When I wrote about Finding Preliminary Readers back in September, I hadn’t yet asked anyone to read my current work in progress. But that changed in June, when I reached that place where I could no longer see the forest for the trees; I needed new eyes on the page, and I needed to know what works and what doesn’t. It was time for me to follow my two rules for asking for feedback.
- Rule 1: Tell your readers exactly what kind of feedback you want.
I queried ten different people, hoping two or three would be up to the task. They all said yes. This group includes people from every decade between twenty and ninety; it includes men and women; and the group represents a variety of professions: two high school English teachers (one retired, one current), a professional book reviewer, a physician, a carpenter, a fiber artist, a poet, an antiques dealer, a Jane Austen fan, and my agent. These are the instructions I sent them:
Thank you for reading Ellen. In addition to bearing witness to the work I’ve done over the past three years, here are other, specific ways you can help me finish the book:
- Praise: Tell me what you like about the book – what characters, scenes, circumstances – anything and everything that you liked, in detail.
- Tell me if and where you lose the thread of the story or have a question that you need answered to maintain your willing suspension of disbelief. Please tell me what your question is and where it arose.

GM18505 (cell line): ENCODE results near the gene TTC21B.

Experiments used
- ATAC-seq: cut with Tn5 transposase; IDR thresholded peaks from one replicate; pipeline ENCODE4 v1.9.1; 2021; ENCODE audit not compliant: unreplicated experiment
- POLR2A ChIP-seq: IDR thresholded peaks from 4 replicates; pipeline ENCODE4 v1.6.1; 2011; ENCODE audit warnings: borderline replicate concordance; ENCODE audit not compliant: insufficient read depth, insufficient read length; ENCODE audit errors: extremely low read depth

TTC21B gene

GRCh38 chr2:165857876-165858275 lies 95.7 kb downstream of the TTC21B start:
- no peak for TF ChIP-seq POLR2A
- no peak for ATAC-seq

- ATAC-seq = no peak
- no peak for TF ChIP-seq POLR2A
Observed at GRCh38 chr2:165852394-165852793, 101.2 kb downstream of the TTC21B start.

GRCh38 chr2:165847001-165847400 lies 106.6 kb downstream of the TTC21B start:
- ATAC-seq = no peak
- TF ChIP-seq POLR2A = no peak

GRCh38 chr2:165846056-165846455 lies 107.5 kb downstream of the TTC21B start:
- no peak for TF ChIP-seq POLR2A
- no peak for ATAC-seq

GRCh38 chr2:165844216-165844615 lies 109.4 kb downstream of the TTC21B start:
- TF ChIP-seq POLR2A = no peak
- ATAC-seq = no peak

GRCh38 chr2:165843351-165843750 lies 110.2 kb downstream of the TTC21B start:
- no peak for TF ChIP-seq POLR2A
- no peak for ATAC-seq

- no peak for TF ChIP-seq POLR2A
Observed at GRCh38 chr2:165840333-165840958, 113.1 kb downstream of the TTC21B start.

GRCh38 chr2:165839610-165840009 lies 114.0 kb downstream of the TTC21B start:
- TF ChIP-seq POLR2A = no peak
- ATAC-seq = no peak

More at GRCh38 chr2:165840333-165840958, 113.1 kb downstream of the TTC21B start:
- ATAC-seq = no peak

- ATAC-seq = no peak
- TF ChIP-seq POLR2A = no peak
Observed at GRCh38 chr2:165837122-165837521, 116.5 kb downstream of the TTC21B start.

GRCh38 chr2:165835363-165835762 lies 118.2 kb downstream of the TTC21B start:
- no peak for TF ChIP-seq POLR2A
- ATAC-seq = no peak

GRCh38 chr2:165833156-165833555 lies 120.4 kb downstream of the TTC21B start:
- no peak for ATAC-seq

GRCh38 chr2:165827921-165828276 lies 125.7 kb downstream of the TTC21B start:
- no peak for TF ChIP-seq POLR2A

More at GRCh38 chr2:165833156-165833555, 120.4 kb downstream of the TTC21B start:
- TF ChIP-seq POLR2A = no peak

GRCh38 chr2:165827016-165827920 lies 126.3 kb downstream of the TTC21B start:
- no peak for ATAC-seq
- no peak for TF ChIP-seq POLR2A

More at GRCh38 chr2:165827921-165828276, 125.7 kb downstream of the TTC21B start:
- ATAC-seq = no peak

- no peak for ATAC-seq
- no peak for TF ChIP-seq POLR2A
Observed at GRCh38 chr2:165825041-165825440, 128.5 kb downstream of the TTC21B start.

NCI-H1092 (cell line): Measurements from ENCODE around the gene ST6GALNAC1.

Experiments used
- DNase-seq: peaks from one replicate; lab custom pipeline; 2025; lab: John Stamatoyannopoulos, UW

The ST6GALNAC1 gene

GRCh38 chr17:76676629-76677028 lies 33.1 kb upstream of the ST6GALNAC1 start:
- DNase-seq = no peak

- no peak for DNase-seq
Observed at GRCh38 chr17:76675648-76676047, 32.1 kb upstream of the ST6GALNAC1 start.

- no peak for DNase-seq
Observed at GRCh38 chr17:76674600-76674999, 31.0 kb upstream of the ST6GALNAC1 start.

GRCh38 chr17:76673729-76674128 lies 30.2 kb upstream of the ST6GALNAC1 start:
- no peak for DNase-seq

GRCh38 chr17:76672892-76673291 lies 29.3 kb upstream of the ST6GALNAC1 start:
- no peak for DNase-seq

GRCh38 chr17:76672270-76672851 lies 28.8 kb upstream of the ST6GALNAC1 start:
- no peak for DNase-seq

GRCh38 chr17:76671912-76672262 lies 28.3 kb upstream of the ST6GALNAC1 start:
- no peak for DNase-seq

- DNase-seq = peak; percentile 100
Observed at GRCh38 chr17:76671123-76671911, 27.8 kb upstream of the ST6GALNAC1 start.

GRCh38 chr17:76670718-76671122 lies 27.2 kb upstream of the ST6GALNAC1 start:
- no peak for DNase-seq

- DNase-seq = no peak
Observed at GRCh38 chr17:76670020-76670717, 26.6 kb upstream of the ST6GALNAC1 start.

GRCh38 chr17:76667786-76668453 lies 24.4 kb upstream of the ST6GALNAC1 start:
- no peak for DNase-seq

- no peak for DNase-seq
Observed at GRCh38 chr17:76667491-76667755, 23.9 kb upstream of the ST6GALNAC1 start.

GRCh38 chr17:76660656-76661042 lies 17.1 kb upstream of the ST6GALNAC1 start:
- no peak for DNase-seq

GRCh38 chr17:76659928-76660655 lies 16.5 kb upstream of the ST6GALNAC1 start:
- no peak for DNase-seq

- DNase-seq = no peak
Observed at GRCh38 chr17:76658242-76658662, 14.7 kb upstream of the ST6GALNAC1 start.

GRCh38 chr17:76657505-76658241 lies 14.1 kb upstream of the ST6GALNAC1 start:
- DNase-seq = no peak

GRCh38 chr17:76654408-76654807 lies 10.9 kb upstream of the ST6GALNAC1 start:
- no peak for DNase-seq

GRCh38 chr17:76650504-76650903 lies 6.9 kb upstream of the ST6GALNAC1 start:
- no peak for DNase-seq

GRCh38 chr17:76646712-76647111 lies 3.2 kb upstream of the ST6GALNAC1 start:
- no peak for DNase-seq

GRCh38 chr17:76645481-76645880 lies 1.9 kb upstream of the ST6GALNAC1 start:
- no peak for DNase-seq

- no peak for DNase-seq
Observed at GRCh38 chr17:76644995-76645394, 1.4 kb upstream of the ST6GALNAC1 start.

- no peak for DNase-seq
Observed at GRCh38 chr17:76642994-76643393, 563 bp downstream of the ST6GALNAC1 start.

- Tell me where you yawn and/or lose interest.
- Please alert me to typos, grammar, spelling.
- Also let me know about inconsistencies, anachronisms, repetitions, dead ends.
- It would be incredibly helpful to me to have your written synopsis of the book. What do you think it’s about?
Two things that would not be helpful and that I ask you to refrain from:
- Suggestions about how to fix problems
- Allowing anyone else to read this draft. In fact, I would like the hard copies returned to me and the electronic ones deleted from your machines when you are done.
- Rule Two: Listen to what your readers tell you without defending your work.
Two readers have already responded. They both had questions and comments. Hard as it was, I just listened. I didn’t try to answer their questions or explain what I was trying to do. And I didn’t blame them for not getting it; I accepted responsibility for not being clear. I noted where they lost the thread of the narrative or didn’t believe the course of the action or wanted less or asked for more. Lest you think I’m inhuman, it wasn’t always easy to refrain from defending my work as it stands. But what I’ve learned over the years is that the comments that rankle the most are invariably the most salient.
I’ve also learned to let my work ferment. While the book is out with my readers, I’m doing other things, some writing-related, like updating and filing my clips, and some not, like heading to Maine for a week’s vacation. All the while, I’m thinking about the book, but I’m not actually delving into the typescript. For the time being, I’m just letting it sit.
Deborah Lee Luskin is looking forward to reading the novels of Virginia Woolf while vacationing in Maine.